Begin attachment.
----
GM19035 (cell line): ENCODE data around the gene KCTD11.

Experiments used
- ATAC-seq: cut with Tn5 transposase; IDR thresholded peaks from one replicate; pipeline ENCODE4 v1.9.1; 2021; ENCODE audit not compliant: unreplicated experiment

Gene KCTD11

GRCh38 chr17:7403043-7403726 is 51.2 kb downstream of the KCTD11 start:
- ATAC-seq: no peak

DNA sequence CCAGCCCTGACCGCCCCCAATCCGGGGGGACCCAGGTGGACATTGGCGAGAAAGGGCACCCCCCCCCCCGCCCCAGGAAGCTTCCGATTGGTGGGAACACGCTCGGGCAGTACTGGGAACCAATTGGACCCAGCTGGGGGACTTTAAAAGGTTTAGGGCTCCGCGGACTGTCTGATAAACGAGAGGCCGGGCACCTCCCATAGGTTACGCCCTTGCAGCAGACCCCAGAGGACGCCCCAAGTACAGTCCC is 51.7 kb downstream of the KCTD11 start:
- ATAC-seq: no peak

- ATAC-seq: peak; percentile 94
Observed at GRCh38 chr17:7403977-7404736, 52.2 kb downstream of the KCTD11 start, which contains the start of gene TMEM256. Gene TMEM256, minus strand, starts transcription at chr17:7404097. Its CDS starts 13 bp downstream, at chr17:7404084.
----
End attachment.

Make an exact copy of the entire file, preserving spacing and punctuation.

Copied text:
GM19035 (cell line): ENCODE data around the gene KCTD11.

Experiments used
- ATAC-seq: cut with Tn5 transposase; IDR thresholded peaks from one replicate; pipeline ENCODE4 v1.9.1; 2021; ENCODE audit not compliant: unreplicated experiment

Gene KCTD11

GRCh38 chr17:7403043-7403726 is 51.2 kb downstream of the KCTD11 start:
- ATAC-seq: no peak

DNA sequence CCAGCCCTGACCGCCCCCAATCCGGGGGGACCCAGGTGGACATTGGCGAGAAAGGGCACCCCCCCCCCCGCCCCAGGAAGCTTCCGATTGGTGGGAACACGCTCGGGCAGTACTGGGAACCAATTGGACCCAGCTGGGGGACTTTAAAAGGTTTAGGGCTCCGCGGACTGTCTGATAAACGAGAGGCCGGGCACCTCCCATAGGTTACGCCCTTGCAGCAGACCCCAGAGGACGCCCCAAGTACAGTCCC is 51.7 kb downstream of the KCTD11 start:
- ATAC-seq: no peak

- ATAC-seq: peak; percentile 94
Observed at GRCh38 chr17:7403977-7404736, 52.2 kb downstream of the KCTD11 start, which contains the start of gene TMEM256. Gene TMEM256, minus strand, starts transcription at chr17:7404097. Its CDS starts 13 bp downstream, at chr17:7404084.